Geeks With Blogs
Chris Falter .NET Design and Best Practices Performance & Tuning
Health Monitoring in ASP.NET
While I was busy customizing Microsoft's Exception Management Application Block to classify and log all exceptions thrown in our web and Windows apps, and writing instrumentation code that published timing events via System.Diagnostics.Trace, Microsoft was busy writing ASP.NET Health Monitoring. Microsoft has more resources, so their product is a little more advanced and customizable. Here's what it provides: An event model: There are event classes for web request failures, for authentication failures, ......

Posted On Friday, June 6, 2008 1:03 PM

A Tool for Troubleshooting Web Apps and Web Services

Recently I discovered a tool that I had needed for a long time. Fiddler, a freeware product created and supported by Microsoftie Eric Lawson, can be used to debug HTTP traffic from any web browser (or client application). Here's how you can use it: 1. View/Analyze HTTP traffic.... 2. Generate test scripts....

Posted On Monday, January 28, 2008 7:20 AM

How To: Instrument Your Code to Time Its Use of Resources

If you're dealing with an issue that shows up only in production, sometimes you have to write special diagnostic code. This technique is known as instrumentation. If you don't have a license for a specialized profiler, or if you just want to focus on a small set of critical areas in your code, use the techniques in this post to find your bottleneck(s).

Posted On Friday, July 13, 2007 7:46 AM

Solved: The Mystery of DataView's Poor Performance with Large Recordsets
Well, maybe I solved it. At least I have a reasonable hypothesis. Reader “Ghassan” postulated in a comment to my earlier post that it's the extra burden of creating an array of DataRowView that puts the DataView approach at a disadvantage to DataTable.Select. However, a glance at DataView's default indexer in Lutz Roeder's wonderful Reflector utility shows that the array of DataRowView is not created while the constructor is executing. Instead, it is created when and if the DataView indexer ......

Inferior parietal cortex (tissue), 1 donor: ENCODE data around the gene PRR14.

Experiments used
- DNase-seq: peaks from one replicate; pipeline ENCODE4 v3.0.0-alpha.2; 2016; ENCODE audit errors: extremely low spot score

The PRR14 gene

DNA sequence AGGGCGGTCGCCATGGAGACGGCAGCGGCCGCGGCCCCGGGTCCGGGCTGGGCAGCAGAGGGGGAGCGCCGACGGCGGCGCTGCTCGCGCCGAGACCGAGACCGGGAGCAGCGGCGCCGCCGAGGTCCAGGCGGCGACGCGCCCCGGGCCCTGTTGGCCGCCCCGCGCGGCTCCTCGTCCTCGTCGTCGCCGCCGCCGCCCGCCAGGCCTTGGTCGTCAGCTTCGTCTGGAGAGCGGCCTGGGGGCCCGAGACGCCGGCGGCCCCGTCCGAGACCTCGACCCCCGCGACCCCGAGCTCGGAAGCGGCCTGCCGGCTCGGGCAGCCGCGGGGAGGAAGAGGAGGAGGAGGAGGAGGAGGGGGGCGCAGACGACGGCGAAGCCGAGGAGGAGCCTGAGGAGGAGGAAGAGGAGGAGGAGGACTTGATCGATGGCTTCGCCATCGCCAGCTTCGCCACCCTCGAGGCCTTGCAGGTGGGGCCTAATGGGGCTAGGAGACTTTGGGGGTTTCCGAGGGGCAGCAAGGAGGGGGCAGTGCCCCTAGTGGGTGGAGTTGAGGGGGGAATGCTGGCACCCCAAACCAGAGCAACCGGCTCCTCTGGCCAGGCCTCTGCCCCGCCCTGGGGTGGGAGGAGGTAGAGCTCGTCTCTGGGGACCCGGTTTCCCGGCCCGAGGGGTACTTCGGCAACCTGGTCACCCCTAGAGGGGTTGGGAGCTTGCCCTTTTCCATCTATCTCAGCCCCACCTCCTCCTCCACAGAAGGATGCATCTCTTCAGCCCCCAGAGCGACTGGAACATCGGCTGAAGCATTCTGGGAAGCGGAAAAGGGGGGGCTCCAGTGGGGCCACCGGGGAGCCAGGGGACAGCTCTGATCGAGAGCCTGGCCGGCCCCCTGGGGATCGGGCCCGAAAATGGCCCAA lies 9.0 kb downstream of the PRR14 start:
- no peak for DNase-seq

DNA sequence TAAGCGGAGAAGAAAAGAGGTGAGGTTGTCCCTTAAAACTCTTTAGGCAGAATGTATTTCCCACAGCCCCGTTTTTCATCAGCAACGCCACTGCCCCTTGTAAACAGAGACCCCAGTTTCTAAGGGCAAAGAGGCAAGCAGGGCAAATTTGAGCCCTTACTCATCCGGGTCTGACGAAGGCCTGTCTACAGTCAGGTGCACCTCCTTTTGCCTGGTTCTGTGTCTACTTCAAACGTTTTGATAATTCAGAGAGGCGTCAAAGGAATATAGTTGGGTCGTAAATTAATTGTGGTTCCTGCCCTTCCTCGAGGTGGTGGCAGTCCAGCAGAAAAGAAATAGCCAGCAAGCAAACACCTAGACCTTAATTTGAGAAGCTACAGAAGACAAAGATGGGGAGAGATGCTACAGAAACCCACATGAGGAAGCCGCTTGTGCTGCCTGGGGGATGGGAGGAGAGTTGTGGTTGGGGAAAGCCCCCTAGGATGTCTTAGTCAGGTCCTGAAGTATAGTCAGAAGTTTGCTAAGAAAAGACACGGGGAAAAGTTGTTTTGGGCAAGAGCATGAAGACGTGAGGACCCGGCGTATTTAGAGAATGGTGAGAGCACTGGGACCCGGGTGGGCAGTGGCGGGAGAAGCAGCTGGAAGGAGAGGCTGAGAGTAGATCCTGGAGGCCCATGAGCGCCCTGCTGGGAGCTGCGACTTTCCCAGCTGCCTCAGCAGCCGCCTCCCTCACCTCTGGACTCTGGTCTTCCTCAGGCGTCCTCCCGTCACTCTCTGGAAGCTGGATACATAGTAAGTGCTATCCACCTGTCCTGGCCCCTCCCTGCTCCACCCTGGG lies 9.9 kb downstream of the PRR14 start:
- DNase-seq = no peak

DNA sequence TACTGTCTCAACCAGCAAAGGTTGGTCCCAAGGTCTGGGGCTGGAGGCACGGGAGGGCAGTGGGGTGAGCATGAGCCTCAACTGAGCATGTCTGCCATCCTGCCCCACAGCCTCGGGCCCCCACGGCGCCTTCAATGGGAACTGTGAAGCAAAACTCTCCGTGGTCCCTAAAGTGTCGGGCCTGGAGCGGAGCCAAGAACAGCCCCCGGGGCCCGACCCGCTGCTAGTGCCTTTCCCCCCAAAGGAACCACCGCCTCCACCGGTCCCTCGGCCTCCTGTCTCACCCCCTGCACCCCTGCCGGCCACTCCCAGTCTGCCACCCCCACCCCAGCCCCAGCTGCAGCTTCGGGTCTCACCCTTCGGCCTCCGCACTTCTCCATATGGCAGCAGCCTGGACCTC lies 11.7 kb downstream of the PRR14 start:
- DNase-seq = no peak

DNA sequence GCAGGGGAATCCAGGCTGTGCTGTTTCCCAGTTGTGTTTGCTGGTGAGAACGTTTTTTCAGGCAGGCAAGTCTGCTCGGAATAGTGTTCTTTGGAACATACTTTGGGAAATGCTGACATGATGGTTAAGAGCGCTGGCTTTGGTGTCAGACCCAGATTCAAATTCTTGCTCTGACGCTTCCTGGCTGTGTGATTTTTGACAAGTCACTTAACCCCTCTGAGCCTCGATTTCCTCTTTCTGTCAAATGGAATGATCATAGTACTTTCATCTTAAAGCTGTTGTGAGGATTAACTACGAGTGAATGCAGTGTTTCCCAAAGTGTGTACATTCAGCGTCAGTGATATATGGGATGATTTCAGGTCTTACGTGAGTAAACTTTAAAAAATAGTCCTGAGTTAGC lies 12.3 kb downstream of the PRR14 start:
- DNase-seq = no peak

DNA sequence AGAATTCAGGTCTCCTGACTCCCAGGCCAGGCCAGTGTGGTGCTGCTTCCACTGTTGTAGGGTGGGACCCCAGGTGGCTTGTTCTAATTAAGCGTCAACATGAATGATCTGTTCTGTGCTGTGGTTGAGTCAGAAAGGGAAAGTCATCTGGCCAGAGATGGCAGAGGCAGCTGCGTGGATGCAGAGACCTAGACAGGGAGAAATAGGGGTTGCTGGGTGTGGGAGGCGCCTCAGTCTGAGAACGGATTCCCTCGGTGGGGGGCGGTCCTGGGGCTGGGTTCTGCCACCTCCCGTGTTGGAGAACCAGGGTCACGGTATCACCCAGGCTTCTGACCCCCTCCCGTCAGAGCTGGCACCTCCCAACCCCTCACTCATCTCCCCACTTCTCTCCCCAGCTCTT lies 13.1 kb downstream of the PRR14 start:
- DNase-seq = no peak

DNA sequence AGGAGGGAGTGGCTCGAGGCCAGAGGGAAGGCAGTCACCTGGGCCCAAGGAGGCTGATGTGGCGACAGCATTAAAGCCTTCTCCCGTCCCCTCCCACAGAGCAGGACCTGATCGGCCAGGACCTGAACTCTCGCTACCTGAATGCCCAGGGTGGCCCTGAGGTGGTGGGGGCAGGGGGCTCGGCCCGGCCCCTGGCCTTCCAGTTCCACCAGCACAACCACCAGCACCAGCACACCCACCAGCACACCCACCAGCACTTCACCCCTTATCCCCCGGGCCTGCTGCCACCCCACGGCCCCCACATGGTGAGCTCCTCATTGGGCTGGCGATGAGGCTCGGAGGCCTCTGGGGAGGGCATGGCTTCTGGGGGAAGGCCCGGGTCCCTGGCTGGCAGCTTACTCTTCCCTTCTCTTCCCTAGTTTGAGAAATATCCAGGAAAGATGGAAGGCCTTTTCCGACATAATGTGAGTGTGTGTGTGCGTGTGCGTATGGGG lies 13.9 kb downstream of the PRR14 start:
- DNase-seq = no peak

Posted On Tuesday, August 15, 2006 6:24 PM

Why You Might Prefer a DataView to an Array of DataRecord
Before we get too obsessed about the performance advantages of an array of DataRecord over a DataView, let's remember that a DataView behaves differently than an array of DataRecord. No matter how you modify the data in an array of DataRecord, the array bounds will always be the same. However, modifying a field in a DataRecord may cause it to disappear from a DataView, if the modification causes the record to be filtered by the DataView.Filter property. Or if you modify a DataRecord in a DataTable, ......

Posted On Monday, August 7, 2006 7:47 PM

Array of DataRecord vs. DataView: A Dramatic Difference in Performance
I spent much of last weekend running tests against a table with 122,000 records. The folks at Citibank and Geico would just yawn at that amount of data, but where I work that's fairly heavy lifting. As I was tuning and validating the tests, I used a bit-field flag ("TestCompleted") to track whether a record had already been tested. No need to do work twice, eh? Because this was a one-time set of tests, I used a TableAdapter (the simplest possible code) to grab all the records, then I needed to filter ......

Posted On Friday, August 4, 2006 6:34 PM

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